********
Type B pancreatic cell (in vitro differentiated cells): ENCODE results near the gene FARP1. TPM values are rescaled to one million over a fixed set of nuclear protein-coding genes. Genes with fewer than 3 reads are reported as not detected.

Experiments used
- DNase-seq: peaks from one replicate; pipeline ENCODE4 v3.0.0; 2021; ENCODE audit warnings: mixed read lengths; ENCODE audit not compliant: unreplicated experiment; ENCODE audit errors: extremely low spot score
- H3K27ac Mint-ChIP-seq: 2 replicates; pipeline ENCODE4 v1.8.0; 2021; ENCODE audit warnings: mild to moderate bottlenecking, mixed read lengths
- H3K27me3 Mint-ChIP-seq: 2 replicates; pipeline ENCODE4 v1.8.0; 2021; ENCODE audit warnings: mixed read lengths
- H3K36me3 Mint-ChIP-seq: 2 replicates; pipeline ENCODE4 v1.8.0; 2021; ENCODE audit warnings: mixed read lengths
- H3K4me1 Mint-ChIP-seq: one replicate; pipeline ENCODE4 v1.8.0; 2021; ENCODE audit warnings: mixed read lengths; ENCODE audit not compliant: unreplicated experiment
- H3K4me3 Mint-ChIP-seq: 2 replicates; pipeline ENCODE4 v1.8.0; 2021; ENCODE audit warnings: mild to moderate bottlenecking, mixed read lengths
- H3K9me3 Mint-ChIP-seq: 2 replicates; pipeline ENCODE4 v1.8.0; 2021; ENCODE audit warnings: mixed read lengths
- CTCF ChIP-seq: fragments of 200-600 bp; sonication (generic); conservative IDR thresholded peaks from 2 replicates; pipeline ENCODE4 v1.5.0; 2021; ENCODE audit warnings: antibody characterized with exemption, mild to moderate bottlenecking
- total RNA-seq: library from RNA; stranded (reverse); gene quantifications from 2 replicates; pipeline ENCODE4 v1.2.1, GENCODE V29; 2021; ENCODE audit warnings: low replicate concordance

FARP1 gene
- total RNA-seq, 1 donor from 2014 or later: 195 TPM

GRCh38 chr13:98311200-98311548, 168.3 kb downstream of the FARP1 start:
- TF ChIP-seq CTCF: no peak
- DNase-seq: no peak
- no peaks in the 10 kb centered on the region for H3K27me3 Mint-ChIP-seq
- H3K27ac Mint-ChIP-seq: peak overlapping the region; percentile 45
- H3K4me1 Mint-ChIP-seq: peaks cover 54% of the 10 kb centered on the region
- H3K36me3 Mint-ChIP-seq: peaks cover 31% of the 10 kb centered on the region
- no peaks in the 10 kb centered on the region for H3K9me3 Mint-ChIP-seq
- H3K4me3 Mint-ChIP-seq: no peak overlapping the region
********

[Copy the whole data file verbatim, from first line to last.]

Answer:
Type B pancreatic cell (in vitro differentiated cells): ENCODE results near the gene FARP1. TPM values are rescaled to one million over a fixed set of nuclear protein-coding genes. Genes with fewer than 3 reads are reported as not detected.

Experiments used
- DNase-seq: peaks from one replicate; pipeline ENCODE4 v3.0.0; 2021; ENCODE audit warnings: mixed read lengths; ENCODE audit not compliant: unreplicated experiment; ENCODE audit errors: extremely low spot score
- H3K27ac Mint-ChIP-seq: 2 replicates; pipeline ENCODE4 v1.8.0; 2021; ENCODE audit warnings: mild to moderate bottlenecking, mixed read lengths
- H3K27me3 Mint-ChIP-seq: 2 replicates; pipeline ENCODE4 v1.8.0; 2021; ENCODE audit warnings: mixed read lengths
- H3K36me3 Mint-ChIP-seq: 2 replicates; pipeline ENCODE4 v1.8.0; 2021; ENCODE audit warnings: mixed read lengths
- H3K4me1 Mint-ChIP-seq: one replicate; pipeline ENCODE4 v1.8.0; 2021; ENCODE audit warnings: mixed read lengths; ENCODE audit not compliant: unreplicated experiment
- H3K4me3 Mint-ChIP-seq: 2 replicates; pipeline ENCODE4 v1.8.0; 2021; ENCODE audit warnings: mild to moderate bottlenecking, mixed read lengths
- H3K9me3 Mint-ChIP-seq: 2 replicates; pipeline ENCODE4 v1.8.0; 2021; ENCODE audit warnings: mixed read lengths
- CTCF ChIP-seq: fragments of 200-600 bp; sonication (generic); conservative IDR thresholded peaks from 2 replicates; pipeline ENCODE4 v1.5.0; 2021; ENCODE audit warnings: antibody characterized with exemption, mild to moderate bottlenecking
- total RNA-seq: library from RNA; stranded (reverse); gene quantifications from 2 replicates; pipeline ENCODE4 v1.2.1, GENCODE V29; 2021; ENCODE audit warnings: low replicate concordance

FARP1 gene
- total RNA-seq, 1 donor from 2014 or later: 195 TPM

GRCh38 chr13:98311200-98311548, 168.3 kb downstream of the FARP1 start:
- TF ChIP-seq CTCF: no peak
- DNase-seq: no peak
- no peaks in the 10 kb centered on the region for H3K27me3 Mint-ChIP-seq
- H3K27ac Mint-ChIP-seq: peak overlapping the region; percentile 45
- H3K4me1 Mint-ChIP-seq: peaks cover 54% of the 10 kb centered on the region
- H3K36me3 Mint-ChIP-seq: peaks cover 31% of the 10 kb centered on the region
- no peaks in the 10 kb centered on the region for H3K9me3 Mint-ChIP-seq
- H3K4me3 Mint-ChIP-seq: no peak overlapping the region